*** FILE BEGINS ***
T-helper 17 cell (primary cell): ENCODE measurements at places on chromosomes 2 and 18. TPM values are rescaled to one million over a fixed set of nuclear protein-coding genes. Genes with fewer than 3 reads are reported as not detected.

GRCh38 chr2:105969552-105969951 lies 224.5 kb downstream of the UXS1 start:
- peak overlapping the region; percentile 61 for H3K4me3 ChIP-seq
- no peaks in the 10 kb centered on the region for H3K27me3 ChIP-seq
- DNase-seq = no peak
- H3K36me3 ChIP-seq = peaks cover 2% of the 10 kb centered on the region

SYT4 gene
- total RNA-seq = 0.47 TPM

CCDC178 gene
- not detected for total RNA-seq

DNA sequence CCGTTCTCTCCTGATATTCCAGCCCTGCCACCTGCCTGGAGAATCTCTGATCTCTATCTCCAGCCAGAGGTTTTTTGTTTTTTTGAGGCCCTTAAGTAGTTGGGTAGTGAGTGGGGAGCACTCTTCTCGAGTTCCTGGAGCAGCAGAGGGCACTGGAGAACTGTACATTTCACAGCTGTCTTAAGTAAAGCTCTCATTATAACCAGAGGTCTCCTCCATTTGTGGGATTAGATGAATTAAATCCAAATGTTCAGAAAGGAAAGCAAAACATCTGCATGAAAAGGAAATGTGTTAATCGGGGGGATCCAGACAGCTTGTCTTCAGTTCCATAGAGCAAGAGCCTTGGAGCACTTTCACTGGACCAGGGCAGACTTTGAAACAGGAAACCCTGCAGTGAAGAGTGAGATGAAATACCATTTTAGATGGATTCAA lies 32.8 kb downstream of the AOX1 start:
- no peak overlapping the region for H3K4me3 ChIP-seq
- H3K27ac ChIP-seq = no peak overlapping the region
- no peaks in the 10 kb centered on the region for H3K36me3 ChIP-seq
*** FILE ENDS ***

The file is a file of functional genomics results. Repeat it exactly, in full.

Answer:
T-helper 17 cell (primary cell): ENCODE measurements at places on chromosomes 2 and 18. TPM values are rescaled to one million over a fixed set of nuclear protein-coding genes. Genes with fewer than 3 reads are reported as not detected.

GRCh38 chr2:105969552-105969951 lies 224.5 kb downstream of the UXS1 start:
- peak overlapping the region; percentile 61 for H3K4me3 ChIP-seq
- no peaks in the 10 kb centered on the region for H3K27me3 ChIP-seq
- DNase-seq = no peak
- H3K36me3 ChIP-seq = peaks cover 2% of the 10 kb centered on the region

SYT4 gene
- total RNA-seq = 0.47 TPM

CCDC178 gene
- not detected for total RNA-seq

DNA sequence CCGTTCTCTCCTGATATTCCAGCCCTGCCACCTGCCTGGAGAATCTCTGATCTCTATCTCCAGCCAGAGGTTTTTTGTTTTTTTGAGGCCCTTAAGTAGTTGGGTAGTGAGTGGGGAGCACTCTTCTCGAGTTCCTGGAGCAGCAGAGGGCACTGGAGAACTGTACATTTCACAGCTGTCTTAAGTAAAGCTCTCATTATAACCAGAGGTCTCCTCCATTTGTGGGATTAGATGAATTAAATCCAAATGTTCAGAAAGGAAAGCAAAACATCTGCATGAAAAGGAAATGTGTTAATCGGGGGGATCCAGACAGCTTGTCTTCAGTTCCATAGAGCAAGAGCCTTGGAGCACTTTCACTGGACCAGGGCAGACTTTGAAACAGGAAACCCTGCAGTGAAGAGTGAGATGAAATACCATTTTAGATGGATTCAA lies 32.8 kb downstream of the AOX1 start:
- no peak overlapping the region for H3K4me3 ChIP-seq
- H3K27ac ChIP-seq = no peak overlapping the region
- no peaks in the 10 kb centered on the region for H3K36me3 ChIP-seq